UPDATE 3:30 P.M. EST
TMZ's Harvey Levin posted the below video explanation of the latest details that they've opetained about the reported OD incident.
Prince had OD'd on Percocet days before his death. Harvey with the latest.https://t.co/F89MkFiaBh
— TMZ (@TMZ) April 22, 2016
The story seemed plausible enough: Prince's private plane, en route from Atlanta to Minneapolis, made an emergency landing in Moline, Illinois on April 15 so the Grammy Award-winner could be rushed to the hospital and treated for complications related to the flu. Many wondered if Prince had actually recovered from said flu, especially after the singer/musician was spotted making numerous trips to his local Walgreens pharmacy as recently as yesterday evening. Speculation ran rampant with suggestions of a mystery illness, but details are unfolding now and they are grim.
In an exclusive report from TMZ, the "Let's Go Crazy" singer was actually rushed to the hospital on April 15 because of a drug overdose. Doctors are believed to have an administered a "save shot" which is reported for use in opiate overdoses. The Academy award-winning entertainer is said to have checked himself out of the hospital after three hours, most likely against medical advice. The supposed reason he left the hospital early? He was unable to get a private hospital room.
Prince, born Prince Rogers Nelson on June 7, 1958 in Minneapolis, MN, was found unresponsive in an elevator today at his Paisley Park estate in Chanhassen, Minnesota. First responders administered CPR to no avail. Prince was pronounced dead at 10:07 a.m. April 21, 2016. He was 57 years old. The Internet and social media sites Twitter and Facebook were on fire with fans from all walks of life coming together to remember the man who inspired generations with his musical genius.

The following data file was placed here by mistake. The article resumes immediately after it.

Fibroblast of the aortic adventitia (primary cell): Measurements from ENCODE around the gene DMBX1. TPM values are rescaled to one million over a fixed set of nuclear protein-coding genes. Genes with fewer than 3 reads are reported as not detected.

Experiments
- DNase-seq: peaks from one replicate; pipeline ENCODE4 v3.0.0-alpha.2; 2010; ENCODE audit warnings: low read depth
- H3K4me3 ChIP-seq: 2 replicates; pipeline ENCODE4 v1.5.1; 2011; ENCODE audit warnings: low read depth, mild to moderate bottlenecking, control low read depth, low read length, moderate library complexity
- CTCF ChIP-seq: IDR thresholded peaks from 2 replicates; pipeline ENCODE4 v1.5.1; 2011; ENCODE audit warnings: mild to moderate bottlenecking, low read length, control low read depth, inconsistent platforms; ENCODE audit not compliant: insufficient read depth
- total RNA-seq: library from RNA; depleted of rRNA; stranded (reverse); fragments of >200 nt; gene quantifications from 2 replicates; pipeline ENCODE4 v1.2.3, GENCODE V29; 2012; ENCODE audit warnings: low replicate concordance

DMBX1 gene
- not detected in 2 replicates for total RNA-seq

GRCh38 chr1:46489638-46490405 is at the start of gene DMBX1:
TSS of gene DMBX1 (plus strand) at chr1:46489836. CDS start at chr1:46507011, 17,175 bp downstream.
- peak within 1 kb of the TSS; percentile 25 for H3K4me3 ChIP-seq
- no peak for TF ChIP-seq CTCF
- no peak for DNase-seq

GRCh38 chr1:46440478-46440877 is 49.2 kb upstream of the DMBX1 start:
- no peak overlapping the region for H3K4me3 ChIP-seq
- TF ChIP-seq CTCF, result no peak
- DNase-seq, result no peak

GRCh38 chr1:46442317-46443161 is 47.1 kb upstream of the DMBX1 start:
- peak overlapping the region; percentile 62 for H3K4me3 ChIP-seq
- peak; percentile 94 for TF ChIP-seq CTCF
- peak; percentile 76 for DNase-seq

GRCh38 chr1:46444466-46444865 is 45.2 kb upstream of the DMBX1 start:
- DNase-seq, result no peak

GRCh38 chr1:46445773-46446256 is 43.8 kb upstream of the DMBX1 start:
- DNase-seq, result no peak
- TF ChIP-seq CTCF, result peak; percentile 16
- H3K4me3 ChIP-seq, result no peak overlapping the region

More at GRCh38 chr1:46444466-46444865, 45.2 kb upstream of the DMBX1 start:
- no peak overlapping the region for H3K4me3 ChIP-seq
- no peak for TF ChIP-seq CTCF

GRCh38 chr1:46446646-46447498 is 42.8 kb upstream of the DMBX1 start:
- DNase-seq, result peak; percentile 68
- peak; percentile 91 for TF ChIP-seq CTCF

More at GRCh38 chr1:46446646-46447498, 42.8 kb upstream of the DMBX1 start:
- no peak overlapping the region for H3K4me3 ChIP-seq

Opiates are derived from opium and have a morphine-like effect on the body. Drugs in the opioid family include Codeine, Vicodin, Percoset, Oxycontin and Methadone. According to Harmreduction.org, symptoms of an opioid overdose include:
- Being awake, but unable to talk
- Body limpness
- Face turns pale/clammy
- Fingernails and lips turn blue or purplish black
- For lighter skinned people, the skin tone turns bluish purple, for darker skinned people, it turns grayish or ashen.
- Breathing is very slow and shallow, erratic, or has stopped
- Pulse (heartbeat) is slow, erratic, or not there at all
- Choking sounds, or a snore-like gurgling noise (sometimes called the "death rattle")
- Loss of consciousness
- Unresponsive to outside stimulus
In cases of opioid overdose, a drug named Naloxone is used to revive the patient. Naloxone comes in two forms--it can be administered as a nose spray or as an injectable.